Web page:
Research conducted by the National Museum of American History notes that the story of Betsy Ross making the first American flag for General George Washington entered into American consciousness about the time of the 1876 centennial celebrations. In 1870 Ross’s grandson, William J. Canby, presented a paper to the Historical Society of Pennsylvania in which he claimed that his grandmother had “made with her hands the first flag” of the United States. Canby said he first obtained this information from his aunt Clarissa Sydney (Claypoole) Wilson in 1857, twenty years after Betsy Ross’s death. Canby dates the historic episode based on Washington’s journey to Philadelphia, in late spring 1776, a year before Congress passed the Flag Act.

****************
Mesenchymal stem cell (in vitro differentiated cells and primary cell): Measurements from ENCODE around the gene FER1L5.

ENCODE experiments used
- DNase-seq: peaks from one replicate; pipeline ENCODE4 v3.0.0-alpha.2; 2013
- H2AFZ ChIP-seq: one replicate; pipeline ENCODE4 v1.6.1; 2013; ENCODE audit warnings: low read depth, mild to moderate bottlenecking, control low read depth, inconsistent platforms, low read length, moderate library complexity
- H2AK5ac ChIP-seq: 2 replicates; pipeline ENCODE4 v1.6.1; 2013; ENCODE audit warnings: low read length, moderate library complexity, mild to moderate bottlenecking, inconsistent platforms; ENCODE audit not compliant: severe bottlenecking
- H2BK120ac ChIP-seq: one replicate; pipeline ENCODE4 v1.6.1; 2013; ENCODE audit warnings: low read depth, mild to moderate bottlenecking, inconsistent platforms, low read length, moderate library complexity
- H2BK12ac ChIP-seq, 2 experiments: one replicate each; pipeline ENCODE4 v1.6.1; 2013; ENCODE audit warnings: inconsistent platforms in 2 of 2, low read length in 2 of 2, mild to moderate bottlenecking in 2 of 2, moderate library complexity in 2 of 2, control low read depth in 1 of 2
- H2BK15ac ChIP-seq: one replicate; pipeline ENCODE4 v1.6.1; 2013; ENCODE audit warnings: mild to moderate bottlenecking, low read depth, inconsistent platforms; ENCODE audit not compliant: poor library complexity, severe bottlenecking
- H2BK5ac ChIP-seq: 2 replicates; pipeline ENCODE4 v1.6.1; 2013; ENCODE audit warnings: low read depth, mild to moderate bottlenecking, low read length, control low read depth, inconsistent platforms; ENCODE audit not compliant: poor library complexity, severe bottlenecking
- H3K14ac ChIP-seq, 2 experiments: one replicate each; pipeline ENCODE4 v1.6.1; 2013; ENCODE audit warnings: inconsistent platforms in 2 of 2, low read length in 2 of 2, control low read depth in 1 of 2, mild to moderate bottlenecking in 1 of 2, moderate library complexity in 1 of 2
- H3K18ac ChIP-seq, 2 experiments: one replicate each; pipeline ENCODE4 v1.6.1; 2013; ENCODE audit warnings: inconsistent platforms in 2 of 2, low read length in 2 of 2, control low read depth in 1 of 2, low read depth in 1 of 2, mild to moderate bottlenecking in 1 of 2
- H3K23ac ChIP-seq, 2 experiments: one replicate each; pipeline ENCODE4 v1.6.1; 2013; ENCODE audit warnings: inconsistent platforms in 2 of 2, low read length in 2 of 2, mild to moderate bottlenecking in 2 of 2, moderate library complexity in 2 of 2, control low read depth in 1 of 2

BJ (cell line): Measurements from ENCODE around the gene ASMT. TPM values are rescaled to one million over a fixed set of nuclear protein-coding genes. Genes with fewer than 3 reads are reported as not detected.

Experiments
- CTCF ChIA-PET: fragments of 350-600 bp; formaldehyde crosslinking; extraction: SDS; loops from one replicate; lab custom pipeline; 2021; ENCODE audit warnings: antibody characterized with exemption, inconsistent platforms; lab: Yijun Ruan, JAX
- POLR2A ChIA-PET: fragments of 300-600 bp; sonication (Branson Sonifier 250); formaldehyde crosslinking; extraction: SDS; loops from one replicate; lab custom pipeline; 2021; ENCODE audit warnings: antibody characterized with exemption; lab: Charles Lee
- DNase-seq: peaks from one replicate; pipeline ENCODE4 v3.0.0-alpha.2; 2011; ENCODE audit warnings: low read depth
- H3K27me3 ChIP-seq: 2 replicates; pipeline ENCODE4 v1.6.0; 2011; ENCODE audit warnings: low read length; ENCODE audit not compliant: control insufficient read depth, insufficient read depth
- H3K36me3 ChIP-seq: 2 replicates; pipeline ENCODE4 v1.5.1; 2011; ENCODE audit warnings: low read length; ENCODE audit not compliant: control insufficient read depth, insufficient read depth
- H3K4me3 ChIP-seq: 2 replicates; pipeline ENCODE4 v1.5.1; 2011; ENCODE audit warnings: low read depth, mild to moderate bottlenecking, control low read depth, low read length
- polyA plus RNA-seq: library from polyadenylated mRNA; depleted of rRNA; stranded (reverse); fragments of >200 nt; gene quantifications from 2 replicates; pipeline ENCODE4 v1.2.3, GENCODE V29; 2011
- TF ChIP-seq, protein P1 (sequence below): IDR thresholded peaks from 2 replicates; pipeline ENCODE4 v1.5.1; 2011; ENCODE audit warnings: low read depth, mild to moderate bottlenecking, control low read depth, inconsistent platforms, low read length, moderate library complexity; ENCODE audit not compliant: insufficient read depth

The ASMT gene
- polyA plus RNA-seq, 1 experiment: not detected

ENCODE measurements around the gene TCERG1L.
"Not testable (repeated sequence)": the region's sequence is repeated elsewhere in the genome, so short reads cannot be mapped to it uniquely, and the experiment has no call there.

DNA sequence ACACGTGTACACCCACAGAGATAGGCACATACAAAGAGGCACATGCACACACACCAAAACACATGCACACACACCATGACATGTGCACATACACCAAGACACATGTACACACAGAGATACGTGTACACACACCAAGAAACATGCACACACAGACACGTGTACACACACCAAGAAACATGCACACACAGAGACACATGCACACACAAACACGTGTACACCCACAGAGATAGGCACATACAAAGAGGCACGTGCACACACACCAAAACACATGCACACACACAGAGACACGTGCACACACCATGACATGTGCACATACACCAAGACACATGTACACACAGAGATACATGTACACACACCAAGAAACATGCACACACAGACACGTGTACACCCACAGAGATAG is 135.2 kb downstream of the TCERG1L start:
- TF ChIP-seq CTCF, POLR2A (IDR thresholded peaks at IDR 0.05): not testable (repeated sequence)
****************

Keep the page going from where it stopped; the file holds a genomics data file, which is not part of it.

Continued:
In the 2008 book The Star-Spangled Banner: The Making of an American Icon, Smithsonian experts point out that Canby’s recounting of the event appealed to Americans eager for stories about the revolution and its heroes and heroines. Betsy Ross was promoted as a patriotic role model for young girls and a symbol of women’s contributions to American history. Historian Laurel Thatcher Ulrich further explored this line of enquiry in a 2007 article, “How Betsy Ross Became Famous: Oral Tradition, Nationalism, and the Invention of History.” Ross biographer Marla Miller points out, however, that even if one accepts Canby’s presentation, Betsy Ross was merely one of several flag makers in Philadelphia, and her only contribution to the design was to change the 6-pointed stars to the easier 5-pointed stars.